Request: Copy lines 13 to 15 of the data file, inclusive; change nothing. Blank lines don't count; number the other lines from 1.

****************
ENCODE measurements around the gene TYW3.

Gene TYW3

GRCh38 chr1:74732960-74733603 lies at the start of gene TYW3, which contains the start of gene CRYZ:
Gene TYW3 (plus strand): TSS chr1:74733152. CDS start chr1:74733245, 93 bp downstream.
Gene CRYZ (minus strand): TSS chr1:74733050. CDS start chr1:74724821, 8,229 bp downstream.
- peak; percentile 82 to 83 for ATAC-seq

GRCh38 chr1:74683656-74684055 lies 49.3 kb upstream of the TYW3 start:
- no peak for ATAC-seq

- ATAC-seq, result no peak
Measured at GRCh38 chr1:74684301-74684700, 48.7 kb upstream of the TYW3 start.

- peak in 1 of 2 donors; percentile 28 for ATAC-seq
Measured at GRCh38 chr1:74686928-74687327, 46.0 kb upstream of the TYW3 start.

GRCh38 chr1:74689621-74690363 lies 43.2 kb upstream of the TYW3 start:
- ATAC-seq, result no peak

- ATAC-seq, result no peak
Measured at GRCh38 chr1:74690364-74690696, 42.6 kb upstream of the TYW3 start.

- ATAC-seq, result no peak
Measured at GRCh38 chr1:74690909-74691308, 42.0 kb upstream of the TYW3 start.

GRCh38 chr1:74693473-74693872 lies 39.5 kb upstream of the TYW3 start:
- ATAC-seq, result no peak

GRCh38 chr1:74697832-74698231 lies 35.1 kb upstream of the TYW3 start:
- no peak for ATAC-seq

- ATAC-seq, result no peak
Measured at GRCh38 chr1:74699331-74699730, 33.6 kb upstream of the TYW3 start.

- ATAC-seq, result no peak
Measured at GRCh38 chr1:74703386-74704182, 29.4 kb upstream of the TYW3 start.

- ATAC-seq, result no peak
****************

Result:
GRCh38 chr1:74689621-74690363 lies 43.2 kb upstream of the TYW3 start:
- ATAC-seq, result no peak

- ATAC-seq, result no peak